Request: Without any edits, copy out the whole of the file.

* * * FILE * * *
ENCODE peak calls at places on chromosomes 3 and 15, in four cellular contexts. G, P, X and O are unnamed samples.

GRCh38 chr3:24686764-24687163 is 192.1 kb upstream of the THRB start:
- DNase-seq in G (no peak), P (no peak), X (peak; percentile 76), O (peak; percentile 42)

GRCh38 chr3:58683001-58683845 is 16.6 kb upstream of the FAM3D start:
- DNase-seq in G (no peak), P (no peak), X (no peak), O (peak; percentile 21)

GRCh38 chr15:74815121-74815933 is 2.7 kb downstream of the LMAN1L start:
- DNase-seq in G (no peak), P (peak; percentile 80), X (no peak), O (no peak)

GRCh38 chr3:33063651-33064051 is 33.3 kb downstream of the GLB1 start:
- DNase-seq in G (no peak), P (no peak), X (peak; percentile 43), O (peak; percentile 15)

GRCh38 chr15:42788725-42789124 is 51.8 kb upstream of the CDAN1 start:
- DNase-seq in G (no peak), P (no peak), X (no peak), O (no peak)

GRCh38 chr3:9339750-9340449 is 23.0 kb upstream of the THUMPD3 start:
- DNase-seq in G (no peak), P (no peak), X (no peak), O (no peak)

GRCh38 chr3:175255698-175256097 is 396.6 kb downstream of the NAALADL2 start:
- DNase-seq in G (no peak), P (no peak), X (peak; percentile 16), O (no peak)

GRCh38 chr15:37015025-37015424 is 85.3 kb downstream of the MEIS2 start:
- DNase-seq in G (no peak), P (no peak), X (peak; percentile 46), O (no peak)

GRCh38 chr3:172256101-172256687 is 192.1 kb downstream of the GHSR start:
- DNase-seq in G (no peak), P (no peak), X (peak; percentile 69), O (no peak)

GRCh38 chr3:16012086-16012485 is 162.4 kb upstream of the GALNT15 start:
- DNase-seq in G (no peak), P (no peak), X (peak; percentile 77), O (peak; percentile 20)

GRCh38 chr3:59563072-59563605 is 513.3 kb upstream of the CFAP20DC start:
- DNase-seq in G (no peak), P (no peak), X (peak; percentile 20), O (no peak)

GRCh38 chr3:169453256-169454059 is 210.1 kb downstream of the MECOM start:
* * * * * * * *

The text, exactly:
ENCODE peak calls at places on chromosomes 3 and 15, in four cellular contexts. G, P, X and O are unnamed samples.

GRCh38 chr3:24686764-24687163 is 192.1 kb upstream of the THRB start:
- DNase-seq in G (no peak), P (no peak), X (peak; percentile 76), O (peak; percentile 42)

GRCh38 chr3:58683001-58683845 is 16.6 kb upstream of the FAM3D start:
- DNase-seq in G (no peak), P (no peak), X (no peak), O (peak; percentile 21)

GRCh38 chr15:74815121-74815933 is 2.7 kb downstream of the LMAN1L start:
- DNase-seq in G (no peak), P (peak; percentile 80), X (no peak), O (no peak)

GRCh38 chr3:33063651-33064051 is 33.3 kb downstream of the GLB1 start:
- DNase-seq in G (no peak), P (no peak), X (peak; percentile 43), O (peak; percentile 15)

GRCh38 chr15:42788725-42789124 is 51.8 kb upstream of the CDAN1 start:
- DNase-seq in G (no peak), P (no peak), X (no peak), O (no peak)

GRCh38 chr3:9339750-9340449 is 23.0 kb upstream of the THUMPD3 start:
- DNase-seq in G (no peak), P (no peak), X (no peak), O (no peak)

GRCh38 chr3:175255698-175256097 is 396.6 kb downstream of the NAALADL2 start:
- DNase-seq in G (no peak), P (no peak), X (peak; percentile 16), O (no peak)

GRCh38 chr15:37015025-37015424 is 85.3 kb downstream of the MEIS2 start:
- DNase-seq in G (no peak), P (no peak), X (peak; percentile 46), O (no peak)

GRCh38 chr3:172256101-172256687 is 192.1 kb downstream of the GHSR start:
- DNase-seq in G (no peak), P (no peak), X (peak; percentile 69), O (no peak)

GRCh38 chr3:16012086-16012485 is 162.4 kb upstream of the GALNT15 start:
- DNase-seq in G (no peak), P (no peak), X (peak; percentile 77), O (peak; percentile 20)

GRCh38 chr3:59563072-59563605 is 513.3 kb upstream of the CFAP20DC start:
- DNase-seq in G (no peak), P (no peak), X (peak; percentile 20), O (no peak)

GRCh38 chr3:169453256-169454059 is 210.1 kb downstream of the MECOM start: